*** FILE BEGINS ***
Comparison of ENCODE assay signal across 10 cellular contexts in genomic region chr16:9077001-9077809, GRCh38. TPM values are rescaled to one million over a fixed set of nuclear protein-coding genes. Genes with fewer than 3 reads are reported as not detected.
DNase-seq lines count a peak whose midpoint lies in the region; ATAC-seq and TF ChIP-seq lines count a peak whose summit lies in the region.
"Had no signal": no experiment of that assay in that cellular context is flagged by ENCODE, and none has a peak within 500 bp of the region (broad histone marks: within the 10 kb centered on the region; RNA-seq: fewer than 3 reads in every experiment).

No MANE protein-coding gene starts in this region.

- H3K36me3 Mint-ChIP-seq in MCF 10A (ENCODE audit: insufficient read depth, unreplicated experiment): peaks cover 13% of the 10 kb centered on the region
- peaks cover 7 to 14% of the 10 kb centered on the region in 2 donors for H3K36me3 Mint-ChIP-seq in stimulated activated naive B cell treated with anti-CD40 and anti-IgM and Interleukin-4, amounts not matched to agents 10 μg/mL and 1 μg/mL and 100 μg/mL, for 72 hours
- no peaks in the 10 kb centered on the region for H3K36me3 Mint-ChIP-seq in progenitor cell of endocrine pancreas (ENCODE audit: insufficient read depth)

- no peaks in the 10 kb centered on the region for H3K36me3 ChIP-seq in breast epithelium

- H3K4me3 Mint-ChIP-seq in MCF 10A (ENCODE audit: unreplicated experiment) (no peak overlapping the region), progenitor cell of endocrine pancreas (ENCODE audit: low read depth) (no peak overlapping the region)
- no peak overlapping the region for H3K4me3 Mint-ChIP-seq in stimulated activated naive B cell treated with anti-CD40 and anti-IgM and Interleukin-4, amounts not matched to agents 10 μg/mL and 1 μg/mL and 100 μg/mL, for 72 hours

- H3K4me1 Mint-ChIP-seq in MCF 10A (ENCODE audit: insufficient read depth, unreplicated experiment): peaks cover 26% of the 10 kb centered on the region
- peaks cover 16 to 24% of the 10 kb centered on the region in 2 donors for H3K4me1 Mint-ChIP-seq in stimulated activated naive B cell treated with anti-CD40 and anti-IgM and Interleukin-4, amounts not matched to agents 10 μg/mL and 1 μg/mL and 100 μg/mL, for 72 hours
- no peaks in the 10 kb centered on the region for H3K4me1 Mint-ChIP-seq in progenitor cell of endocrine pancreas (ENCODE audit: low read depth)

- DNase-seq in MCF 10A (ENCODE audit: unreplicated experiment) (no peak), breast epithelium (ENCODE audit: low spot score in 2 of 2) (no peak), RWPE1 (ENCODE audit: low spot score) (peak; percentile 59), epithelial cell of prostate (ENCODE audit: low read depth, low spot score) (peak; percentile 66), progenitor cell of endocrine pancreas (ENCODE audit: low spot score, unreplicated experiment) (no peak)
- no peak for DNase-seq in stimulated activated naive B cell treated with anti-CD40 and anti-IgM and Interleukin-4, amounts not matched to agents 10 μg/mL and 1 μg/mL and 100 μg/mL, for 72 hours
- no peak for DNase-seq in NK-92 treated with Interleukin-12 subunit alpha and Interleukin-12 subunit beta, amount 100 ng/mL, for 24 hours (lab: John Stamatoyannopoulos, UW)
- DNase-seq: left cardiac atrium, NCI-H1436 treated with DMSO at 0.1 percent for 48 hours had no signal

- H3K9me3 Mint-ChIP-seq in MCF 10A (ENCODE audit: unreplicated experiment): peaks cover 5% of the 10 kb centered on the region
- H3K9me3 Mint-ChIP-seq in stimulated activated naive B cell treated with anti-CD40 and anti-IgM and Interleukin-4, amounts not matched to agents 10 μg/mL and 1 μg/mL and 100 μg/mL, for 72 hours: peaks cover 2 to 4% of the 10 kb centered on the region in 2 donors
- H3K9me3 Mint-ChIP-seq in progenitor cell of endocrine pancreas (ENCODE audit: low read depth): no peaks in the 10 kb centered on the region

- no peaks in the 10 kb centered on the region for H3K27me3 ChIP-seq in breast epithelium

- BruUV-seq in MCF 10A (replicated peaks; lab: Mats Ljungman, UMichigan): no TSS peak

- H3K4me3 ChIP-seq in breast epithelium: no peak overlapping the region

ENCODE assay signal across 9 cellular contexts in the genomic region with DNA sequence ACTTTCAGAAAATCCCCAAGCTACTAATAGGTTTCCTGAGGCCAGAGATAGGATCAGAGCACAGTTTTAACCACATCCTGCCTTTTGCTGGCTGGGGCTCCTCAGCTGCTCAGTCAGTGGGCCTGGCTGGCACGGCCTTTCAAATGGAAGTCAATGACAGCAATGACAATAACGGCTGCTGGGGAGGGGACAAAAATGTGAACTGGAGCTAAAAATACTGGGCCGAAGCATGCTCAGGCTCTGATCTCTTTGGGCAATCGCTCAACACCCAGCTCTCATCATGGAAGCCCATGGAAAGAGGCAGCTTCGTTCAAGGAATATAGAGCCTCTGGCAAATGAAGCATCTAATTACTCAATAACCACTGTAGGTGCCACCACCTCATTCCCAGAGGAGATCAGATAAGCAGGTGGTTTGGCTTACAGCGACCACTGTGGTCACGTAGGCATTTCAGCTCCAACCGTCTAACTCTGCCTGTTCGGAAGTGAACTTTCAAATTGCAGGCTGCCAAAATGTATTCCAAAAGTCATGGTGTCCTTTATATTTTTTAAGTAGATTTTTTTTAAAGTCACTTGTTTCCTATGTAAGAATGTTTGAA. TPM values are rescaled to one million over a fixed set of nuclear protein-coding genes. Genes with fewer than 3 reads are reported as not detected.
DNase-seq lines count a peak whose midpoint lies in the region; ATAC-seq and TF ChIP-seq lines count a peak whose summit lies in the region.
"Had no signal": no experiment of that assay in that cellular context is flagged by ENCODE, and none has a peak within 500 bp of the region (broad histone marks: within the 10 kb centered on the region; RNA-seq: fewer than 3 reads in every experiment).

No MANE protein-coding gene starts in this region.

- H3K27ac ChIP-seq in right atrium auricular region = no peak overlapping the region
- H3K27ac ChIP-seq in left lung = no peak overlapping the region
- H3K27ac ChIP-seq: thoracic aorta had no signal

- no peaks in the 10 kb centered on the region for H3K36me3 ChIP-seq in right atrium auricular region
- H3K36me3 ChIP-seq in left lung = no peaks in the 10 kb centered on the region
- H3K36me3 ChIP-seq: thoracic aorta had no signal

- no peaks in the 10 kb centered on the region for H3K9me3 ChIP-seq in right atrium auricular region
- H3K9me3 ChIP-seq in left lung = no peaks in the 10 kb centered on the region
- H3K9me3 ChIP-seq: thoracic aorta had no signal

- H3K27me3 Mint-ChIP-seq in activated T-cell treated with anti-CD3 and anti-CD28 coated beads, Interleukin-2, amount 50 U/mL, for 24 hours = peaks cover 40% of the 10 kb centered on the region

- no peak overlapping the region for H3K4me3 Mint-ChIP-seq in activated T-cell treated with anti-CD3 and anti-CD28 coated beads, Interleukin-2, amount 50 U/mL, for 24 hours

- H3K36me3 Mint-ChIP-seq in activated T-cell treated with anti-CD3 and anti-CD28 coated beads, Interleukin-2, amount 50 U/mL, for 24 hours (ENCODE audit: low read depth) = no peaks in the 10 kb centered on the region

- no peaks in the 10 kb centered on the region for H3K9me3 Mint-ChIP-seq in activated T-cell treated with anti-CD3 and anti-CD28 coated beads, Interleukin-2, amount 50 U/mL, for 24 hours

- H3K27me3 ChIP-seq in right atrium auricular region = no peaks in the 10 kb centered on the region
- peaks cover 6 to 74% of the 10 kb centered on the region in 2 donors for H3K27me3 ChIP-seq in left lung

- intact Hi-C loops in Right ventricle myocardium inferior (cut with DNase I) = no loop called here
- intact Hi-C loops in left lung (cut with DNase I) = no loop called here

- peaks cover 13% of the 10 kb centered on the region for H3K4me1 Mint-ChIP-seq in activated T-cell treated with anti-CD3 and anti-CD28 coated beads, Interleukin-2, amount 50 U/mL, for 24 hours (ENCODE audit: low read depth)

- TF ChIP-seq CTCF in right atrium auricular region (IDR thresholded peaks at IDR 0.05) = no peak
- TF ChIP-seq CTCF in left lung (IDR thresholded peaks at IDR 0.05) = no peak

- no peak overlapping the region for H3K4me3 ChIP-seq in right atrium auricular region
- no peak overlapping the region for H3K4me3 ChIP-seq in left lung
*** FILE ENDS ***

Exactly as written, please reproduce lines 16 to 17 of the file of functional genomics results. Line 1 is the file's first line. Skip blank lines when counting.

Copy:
- no peak for DNase-seq in NK-92 treated with Interleukin-12 subunit alpha and Interleukin-12 subunit beta, amount 100 ng/mL, for 24 hours (lab: John Stamatoyannopoulos, UW)
- DNase-seq: left cardiac atrium, NCI-H1436 treated with DMSO at 0.1 percent for 48 hours had no signal